Air Transport World

The good neighbor: Lone Star's Mexico connection.(Lone Star Airlines)

DALLAS--Essential Air Service subsidies used to account for 90% of Lone Star Airlines' revenues. Today, that figure has dwindled to 30% for the Dallas/Ft. Worthbased regional carrier. Couple that fact with the mood of the Republican-controlled U.S. Congress that would like the sun to set permanently on EAS and you have a potential Texas-size problem for this nonaligned airline and its chairman and founder, Philip Trenary.

But over the years, Trenary, a former flight instructor at Oklahoma State University, has demonstrated his adeptness at reading the tea leaves. Before the North American Free Trade Agreement (NAFTA) took effect in January, 1994, Trenary was negotiating carefully with a consortium of businesses and government agencies from Chihuahua, Mexico, to take an equity interest in Lone Star. His pitch: In exchange for capital and political muscle, the airlines would provide direct air service from Dallas/Ft. Worth International Airport and other Texas cities to those underserved, industrial-based markets in Mexico. Torrejon, one of those cities targeted by Lone Star, is an industrial city of more than 2 million with no service into a major U.S. hub. Another, Chihuahua City, is home to plants owned by several Fortune 500 companies.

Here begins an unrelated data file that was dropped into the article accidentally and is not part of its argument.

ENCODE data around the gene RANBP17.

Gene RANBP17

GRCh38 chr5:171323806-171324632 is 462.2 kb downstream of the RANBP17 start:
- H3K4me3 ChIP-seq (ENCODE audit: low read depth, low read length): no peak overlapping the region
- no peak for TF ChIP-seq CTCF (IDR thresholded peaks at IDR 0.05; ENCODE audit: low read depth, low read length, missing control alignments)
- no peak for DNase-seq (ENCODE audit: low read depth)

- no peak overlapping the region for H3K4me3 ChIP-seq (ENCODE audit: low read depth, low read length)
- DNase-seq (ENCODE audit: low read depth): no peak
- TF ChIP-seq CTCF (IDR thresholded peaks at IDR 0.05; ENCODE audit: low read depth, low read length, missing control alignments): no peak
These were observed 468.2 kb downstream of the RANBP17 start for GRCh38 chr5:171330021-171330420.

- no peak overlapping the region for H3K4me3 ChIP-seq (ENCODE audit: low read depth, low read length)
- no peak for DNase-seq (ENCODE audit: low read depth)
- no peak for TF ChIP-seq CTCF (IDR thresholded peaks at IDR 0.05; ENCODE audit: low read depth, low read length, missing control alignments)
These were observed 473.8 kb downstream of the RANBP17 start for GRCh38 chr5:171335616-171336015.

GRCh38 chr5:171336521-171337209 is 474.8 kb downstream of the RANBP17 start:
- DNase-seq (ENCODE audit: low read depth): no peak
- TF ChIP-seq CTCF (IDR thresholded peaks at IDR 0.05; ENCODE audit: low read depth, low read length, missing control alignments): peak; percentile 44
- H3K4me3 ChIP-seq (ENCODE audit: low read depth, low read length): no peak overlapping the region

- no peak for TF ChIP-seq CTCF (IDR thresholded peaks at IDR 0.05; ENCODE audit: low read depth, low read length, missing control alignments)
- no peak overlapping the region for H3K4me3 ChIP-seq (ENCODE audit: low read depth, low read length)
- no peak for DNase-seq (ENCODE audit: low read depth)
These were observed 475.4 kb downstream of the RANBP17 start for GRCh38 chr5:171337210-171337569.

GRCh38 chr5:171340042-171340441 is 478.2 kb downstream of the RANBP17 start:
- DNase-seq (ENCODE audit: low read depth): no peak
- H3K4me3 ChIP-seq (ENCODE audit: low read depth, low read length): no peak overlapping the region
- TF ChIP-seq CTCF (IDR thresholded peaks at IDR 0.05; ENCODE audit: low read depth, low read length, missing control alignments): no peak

Initial market research indicated that Lone Star could carry up to 23,600 passengers a month on the Chihuahua-DFW route alone. …

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